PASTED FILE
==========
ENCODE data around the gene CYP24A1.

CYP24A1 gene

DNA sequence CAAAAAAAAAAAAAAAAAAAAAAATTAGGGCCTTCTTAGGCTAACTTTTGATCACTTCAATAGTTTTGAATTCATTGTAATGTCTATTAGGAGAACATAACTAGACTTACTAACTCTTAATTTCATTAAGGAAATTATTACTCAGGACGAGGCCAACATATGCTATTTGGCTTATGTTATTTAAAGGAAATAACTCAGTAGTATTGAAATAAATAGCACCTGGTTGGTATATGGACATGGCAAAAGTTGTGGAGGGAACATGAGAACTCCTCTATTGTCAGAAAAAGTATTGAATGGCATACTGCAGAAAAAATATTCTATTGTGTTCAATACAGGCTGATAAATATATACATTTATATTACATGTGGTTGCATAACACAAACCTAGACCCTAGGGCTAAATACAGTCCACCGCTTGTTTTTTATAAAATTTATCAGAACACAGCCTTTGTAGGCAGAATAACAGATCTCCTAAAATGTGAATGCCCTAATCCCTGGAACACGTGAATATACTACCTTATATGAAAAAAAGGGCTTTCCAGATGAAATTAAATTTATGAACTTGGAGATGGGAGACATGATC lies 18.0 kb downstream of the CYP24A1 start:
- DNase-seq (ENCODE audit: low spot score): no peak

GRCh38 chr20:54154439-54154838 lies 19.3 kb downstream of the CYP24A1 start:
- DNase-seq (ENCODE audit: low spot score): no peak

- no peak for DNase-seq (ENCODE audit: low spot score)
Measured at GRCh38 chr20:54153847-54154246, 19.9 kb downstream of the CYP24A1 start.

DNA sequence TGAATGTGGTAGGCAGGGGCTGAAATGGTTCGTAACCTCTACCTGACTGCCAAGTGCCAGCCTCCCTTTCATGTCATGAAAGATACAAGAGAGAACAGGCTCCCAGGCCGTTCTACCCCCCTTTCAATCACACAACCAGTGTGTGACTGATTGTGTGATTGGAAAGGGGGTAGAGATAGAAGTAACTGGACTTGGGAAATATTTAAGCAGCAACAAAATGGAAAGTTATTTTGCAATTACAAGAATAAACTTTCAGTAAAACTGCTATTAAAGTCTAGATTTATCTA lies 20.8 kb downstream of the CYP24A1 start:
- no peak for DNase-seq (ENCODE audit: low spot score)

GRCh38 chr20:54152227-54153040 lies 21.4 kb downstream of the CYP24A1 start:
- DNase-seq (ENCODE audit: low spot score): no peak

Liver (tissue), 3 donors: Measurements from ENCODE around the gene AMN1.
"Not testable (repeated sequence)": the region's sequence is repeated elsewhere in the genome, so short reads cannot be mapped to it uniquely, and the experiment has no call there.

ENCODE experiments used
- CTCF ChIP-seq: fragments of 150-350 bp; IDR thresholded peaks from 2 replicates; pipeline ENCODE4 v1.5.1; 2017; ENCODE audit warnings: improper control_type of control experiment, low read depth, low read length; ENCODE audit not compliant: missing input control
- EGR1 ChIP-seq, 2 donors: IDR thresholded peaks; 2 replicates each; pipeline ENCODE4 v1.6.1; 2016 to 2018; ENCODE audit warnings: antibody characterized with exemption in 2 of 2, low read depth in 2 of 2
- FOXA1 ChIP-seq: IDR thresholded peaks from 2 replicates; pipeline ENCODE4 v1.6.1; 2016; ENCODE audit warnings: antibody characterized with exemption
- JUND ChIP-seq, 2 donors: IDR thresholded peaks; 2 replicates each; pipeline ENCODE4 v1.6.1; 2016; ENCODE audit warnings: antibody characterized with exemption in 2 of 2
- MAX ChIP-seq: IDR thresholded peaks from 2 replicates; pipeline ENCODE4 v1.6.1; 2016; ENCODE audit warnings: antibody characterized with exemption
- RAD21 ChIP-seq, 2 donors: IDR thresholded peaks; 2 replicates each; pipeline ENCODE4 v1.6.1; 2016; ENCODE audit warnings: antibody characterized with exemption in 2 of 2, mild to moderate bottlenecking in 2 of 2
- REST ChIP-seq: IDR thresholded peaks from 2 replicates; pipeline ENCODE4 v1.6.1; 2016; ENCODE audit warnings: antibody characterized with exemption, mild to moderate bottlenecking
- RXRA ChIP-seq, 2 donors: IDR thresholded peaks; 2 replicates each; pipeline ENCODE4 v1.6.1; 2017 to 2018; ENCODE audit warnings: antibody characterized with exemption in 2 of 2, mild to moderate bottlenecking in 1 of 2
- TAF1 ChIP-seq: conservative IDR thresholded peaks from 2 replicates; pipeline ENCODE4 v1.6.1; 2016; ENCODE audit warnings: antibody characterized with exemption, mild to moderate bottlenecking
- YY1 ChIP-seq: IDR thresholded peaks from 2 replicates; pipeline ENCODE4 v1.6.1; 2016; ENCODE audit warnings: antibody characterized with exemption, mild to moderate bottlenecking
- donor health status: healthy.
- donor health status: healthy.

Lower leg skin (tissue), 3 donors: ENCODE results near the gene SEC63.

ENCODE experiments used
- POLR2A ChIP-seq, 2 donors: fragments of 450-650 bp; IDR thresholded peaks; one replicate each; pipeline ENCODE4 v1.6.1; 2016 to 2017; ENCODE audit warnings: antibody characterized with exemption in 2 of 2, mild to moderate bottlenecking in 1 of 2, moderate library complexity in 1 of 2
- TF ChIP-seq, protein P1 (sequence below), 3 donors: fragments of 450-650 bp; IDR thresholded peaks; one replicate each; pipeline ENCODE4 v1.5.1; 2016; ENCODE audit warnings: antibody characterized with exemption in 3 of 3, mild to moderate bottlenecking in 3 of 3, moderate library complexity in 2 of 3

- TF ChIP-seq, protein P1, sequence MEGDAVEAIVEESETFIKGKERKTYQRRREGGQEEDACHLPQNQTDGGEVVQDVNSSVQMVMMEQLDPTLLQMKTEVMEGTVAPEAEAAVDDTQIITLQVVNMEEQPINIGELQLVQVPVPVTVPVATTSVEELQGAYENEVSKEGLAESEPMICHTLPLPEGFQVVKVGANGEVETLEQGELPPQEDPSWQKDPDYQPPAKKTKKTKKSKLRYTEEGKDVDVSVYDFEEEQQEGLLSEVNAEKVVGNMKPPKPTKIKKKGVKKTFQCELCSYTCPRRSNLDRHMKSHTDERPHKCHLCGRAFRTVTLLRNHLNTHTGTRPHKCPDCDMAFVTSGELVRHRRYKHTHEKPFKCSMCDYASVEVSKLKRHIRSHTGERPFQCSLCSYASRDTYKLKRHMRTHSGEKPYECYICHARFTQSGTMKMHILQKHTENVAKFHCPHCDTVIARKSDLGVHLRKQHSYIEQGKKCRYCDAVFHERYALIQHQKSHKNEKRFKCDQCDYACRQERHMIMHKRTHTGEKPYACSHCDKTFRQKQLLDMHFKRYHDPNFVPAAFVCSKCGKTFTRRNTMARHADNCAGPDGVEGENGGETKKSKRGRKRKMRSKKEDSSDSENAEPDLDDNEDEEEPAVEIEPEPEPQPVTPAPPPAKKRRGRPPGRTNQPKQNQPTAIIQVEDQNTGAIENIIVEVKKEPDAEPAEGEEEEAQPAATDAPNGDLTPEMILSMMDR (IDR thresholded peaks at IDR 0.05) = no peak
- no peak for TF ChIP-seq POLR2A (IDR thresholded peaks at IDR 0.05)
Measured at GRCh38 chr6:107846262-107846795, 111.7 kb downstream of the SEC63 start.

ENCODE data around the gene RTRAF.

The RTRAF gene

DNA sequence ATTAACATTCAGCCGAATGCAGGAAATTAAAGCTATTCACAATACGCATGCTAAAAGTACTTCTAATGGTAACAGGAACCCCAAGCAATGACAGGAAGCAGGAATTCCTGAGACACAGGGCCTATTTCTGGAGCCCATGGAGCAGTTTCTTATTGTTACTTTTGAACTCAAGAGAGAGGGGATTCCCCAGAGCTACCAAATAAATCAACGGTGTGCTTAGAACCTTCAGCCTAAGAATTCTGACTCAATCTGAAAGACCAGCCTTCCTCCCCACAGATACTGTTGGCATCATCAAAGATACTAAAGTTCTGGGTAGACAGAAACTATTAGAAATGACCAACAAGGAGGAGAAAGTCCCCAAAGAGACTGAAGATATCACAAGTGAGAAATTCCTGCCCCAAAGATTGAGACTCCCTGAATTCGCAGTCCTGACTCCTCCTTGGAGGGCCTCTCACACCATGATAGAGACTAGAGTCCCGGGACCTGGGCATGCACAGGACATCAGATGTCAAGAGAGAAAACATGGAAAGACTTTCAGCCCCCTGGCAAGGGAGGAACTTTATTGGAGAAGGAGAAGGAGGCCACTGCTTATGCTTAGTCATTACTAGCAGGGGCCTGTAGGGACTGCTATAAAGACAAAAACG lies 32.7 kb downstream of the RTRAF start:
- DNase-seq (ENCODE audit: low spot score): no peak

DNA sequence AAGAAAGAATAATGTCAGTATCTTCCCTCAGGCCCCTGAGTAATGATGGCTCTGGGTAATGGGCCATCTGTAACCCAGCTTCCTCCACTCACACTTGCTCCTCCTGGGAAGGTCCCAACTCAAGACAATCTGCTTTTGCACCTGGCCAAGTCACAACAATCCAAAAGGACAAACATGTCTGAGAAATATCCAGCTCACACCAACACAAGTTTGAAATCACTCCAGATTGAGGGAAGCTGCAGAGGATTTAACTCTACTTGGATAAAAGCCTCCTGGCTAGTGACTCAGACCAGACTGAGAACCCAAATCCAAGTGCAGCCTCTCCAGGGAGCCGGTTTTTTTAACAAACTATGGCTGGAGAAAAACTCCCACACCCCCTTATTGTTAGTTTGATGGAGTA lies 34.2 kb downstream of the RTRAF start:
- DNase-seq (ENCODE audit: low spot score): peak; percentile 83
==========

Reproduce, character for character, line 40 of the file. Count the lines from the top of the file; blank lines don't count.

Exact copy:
- DNase-seq (ENCODE audit: low spot score): peak; percentile 83